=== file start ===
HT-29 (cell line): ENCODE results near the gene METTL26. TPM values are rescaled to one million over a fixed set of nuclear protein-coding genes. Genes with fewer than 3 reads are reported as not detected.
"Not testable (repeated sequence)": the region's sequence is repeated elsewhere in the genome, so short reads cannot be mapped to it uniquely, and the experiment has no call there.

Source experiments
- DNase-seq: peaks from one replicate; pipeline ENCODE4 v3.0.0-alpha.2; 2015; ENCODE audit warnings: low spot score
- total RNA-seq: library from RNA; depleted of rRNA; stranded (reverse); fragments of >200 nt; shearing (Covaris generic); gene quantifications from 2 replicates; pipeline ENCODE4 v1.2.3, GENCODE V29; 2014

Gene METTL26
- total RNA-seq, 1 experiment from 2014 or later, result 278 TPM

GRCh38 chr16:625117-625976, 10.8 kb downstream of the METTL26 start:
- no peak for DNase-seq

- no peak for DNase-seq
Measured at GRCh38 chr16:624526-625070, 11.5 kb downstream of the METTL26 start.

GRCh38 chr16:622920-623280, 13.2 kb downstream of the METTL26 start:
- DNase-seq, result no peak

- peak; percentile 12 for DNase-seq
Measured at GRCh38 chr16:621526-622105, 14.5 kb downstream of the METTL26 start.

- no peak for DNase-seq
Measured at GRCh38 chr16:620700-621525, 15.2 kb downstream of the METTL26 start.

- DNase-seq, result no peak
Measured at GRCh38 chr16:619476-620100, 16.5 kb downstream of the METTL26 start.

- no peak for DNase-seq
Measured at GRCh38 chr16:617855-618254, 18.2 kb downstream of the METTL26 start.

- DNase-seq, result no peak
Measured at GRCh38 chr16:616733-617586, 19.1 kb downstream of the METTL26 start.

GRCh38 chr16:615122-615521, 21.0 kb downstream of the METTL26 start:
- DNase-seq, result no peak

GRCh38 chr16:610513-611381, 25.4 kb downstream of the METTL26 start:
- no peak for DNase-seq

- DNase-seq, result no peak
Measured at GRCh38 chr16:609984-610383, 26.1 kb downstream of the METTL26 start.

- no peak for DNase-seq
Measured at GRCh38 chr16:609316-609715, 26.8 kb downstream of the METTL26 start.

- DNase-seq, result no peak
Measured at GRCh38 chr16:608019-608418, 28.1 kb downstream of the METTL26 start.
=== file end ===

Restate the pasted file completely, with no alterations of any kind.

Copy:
HT-29 (cell line): ENCODE results near the gene METTL26. TPM values are rescaled to one million over a fixed set of nuclear protein-coding genes. Genes with fewer than 3 reads are reported as not detected.
"Not testable (repeated sequence)": the region's sequence is repeated elsewhere in the genome, so short reads cannot be mapped to it uniquely, and the experiment has no call there.

Source experiments
- DNase-seq: peaks from one replicate; pipeline ENCODE4 v3.0.0-alpha.2; 2015; ENCODE audit warnings: low spot score
- total RNA-seq: library from RNA; depleted of rRNA; stranded (reverse); fragments of >200 nt; shearing (Covaris generic); gene quantifications from 2 replicates; pipeline ENCODE4 v1.2.3, GENCODE V29; 2014

Gene METTL26
- total RNA-seq, 1 experiment from 2014 or later, result 278 TPM

GRCh38 chr16:625117-625976, 10.8 kb downstream of the METTL26 start:
- no peak for DNase-seq

- no peak for DNase-seq
Measured at GRCh38 chr16:624526-625070, 11.5 kb downstream of the METTL26 start.

GRCh38 chr16:622920-623280, 13.2 kb downstream of the METTL26 start:
- DNase-seq, result no peak

- peak; percentile 12 for DNase-seq
Measured at GRCh38 chr16:621526-622105, 14.5 kb downstream of the METTL26 start.

- no peak for DNase-seq
Measured at GRCh38 chr16:620700-621525, 15.2 kb downstream of the METTL26 start.

- DNase-seq, result no peak
Measured at GRCh38 chr16:619476-620100, 16.5 kb downstream of the METTL26 start.

- no peak for DNase-seq
Measured at GRCh38 chr16:617855-618254, 18.2 kb downstream of the METTL26 start.

- DNase-seq, result no peak
Measured at GRCh38 chr16:616733-617586, 19.1 kb downstream of the METTL26 start.

GRCh38 chr16:615122-615521, 21.0 kb downstream of the METTL26 start:
- DNase-seq, result no peak

GRCh38 chr16:610513-611381, 25.4 kb downstream of the METTL26 start:
- no peak for DNase-seq

- DNase-seq, result no peak
Measured at GRCh38 chr16:609984-610383, 26.1 kb downstream of the METTL26 start.

- no peak for DNase-seq
Measured at GRCh38 chr16:609316-609715, 26.8 kb downstream of the METTL26 start.

- DNase-seq, result no peak
Measured at GRCh38 chr16:608019-608418, 28.1 kb downstream of the METTL26 start.